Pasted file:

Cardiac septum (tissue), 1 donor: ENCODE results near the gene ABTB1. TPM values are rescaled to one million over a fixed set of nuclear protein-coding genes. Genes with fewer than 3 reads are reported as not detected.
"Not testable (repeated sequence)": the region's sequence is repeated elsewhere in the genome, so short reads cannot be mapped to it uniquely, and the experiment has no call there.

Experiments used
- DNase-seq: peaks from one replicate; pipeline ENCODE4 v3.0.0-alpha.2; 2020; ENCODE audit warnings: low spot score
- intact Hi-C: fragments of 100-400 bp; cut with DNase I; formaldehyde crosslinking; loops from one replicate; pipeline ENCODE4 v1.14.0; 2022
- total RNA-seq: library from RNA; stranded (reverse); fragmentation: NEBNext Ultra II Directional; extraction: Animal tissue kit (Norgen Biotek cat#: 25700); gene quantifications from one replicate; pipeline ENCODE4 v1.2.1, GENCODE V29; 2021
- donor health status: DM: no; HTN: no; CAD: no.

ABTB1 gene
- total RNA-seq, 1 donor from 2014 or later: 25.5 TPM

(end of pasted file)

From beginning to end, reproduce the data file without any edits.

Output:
Cardiac septum (tissue), 1 donor: ENCODE results near the gene ABTB1. TPM values are rescaled to one million over a fixed set of nuclear protein-coding genes. Genes with fewer than 3 reads are reported as not detected.
"Not testable (repeated sequence)": the region's sequence is repeated elsewhere in the genome, so short reads cannot be mapped to it uniquely, and the experiment has no call there.

Experiments used
- DNase-seq: peaks from one replicate; pipeline ENCODE4 v3.0.0-alpha.2; 2020; ENCODE audit warnings: low spot score
- intact Hi-C: fragments of 100-400 bp; cut with DNase I; formaldehyde crosslinking; loops from one replicate; pipeline ENCODE4 v1.14.0; 2022
- total RNA-seq: library from RNA; stranded (reverse); fragmentation: NEBNext Ultra II Directional; extraction: Animal tissue kit (Norgen Biotek cat#: 25700); gene quantifications from one replicate; pipeline ENCODE4 v1.2.1, GENCODE V29; 2021
- donor health status: DM: no; HTN: no; CAD: no.

ABTB1 gene
- total RNA-seq, 1 donor from 2014 or later: 25.5 TPM